Biological hard parts and skeletons of aquatic organisms often archive information of past environmental conditions. Deciphering such information forms an essential contribution to our understanding of past climate conditions and thus our ability to mitigate the climatic, ecological, and social impacts of a rapidly changing environment. Several established techniques enable the visualization and reliable use of the information stored in anatomical features of such biogenic archives, i.e., its growth patterns. Here, we test whether confocal Raman microscopy (CRM) is a suitable method to reliably identify growth patterns in the commonly used archive Arctica islandica and the extinct species Pygocardia rustica (both Bivalvia). A modern A. islandica specimen from Norway has been investigated to verify the general feasibility of CRM, resulting in highly correlated standardized growth indices (r>0.96; p<0.0001) between CRM-derived measurements and measurements derived from the established methods of fluorescence microscopy and Mutvei’s solution staining. This demonstrates the general suitability of CRM as a method for growth pattern evaluation and cross-dating applications. Moreover, CRM may be of particular interest for paleoenvironmental reconstructions, as it yielded superior results in the analysis of fossil shell specimens (A. islandica and P. rustica) compared to both Mutvei staining and fluorescence microscopy. CRM is a reliable and valuable tool to visualize internal growth patterns in both modern and fossil calcium carbonate shells that notably also facilitates the assessment of possible diagenetic alteration prior to geochemical analysis without geochemically compromising the sample. We strongly recommend the CRM approach for the visualization of growth patterns in fossil biogenic archives, where conventional methods fail to produce useful results.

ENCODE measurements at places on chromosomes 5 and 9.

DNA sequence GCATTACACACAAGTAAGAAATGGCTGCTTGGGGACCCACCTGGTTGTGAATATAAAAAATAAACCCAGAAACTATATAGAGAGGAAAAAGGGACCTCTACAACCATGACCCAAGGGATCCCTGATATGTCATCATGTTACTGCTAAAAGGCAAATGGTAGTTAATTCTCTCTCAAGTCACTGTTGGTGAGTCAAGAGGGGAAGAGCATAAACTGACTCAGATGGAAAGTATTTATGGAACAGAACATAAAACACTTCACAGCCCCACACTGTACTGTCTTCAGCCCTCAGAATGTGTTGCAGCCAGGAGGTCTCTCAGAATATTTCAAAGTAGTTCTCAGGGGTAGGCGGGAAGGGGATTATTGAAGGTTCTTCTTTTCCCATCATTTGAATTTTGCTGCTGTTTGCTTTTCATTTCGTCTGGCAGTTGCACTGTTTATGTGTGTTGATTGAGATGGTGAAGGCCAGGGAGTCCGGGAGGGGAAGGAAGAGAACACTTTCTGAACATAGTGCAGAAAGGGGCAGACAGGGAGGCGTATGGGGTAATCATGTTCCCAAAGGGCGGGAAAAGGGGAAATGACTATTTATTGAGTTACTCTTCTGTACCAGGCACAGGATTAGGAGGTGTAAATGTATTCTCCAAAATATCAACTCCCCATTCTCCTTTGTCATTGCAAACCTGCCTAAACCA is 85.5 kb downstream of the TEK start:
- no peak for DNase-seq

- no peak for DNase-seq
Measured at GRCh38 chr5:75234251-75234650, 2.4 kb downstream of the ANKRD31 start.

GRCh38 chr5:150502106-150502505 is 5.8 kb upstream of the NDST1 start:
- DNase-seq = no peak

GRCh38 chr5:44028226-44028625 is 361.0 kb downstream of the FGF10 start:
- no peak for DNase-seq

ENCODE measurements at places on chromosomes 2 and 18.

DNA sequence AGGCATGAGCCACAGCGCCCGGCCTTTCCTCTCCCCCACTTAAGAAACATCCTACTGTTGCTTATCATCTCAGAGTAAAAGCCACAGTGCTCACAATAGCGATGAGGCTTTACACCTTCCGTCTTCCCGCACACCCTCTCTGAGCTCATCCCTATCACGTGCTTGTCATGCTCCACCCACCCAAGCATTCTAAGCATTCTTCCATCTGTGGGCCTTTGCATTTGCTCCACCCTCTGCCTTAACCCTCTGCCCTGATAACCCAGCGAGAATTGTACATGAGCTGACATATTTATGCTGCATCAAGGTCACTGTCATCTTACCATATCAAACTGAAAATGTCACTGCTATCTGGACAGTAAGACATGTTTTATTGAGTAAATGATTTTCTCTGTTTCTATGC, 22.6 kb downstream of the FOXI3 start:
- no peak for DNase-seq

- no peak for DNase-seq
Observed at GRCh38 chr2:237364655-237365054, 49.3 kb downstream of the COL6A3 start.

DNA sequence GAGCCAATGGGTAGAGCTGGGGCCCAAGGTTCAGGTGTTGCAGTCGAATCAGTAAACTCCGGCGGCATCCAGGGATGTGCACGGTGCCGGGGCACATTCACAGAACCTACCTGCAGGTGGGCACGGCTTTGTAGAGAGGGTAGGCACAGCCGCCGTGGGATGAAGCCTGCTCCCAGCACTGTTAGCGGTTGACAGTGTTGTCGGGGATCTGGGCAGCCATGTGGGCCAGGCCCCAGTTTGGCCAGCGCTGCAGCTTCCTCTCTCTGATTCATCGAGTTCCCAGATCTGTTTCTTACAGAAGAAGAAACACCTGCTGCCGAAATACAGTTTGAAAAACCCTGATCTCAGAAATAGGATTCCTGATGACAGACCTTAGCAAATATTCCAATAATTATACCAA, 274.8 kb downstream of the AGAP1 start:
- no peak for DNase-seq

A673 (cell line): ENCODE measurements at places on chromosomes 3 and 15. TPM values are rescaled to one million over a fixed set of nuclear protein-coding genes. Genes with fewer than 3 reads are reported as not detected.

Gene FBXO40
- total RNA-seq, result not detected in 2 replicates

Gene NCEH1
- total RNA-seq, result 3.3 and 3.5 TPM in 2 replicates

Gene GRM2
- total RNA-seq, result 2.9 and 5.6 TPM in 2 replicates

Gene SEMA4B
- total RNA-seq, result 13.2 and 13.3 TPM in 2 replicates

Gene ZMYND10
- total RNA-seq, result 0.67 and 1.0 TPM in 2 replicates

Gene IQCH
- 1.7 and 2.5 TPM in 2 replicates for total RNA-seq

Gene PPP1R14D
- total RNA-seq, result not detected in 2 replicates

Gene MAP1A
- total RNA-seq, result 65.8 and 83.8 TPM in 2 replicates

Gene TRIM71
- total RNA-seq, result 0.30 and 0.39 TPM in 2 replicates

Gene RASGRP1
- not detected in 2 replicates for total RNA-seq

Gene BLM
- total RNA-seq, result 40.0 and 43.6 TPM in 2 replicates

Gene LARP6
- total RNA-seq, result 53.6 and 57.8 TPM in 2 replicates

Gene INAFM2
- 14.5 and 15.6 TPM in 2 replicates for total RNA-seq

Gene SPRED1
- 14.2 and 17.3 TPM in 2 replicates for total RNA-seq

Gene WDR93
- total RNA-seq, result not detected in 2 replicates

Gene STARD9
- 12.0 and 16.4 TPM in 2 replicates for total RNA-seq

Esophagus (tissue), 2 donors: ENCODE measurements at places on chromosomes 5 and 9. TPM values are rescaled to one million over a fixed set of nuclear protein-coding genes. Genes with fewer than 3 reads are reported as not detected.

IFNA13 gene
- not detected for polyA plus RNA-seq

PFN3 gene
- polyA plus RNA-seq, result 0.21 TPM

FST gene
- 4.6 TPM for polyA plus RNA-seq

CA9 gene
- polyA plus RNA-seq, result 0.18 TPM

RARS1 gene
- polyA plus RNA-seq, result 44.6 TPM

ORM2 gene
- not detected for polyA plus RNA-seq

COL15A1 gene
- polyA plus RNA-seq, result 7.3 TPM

AWI Organizations > Biosciences > Functional Ecology
AWI Organizations > Graduate Research Schools > ESSReS
Helmholtz Research Programs > PACES II (2014-2018) > TOPIC 3: The earth system from a polar perspective > WP 3.3: From process understanding to enabling climate prediction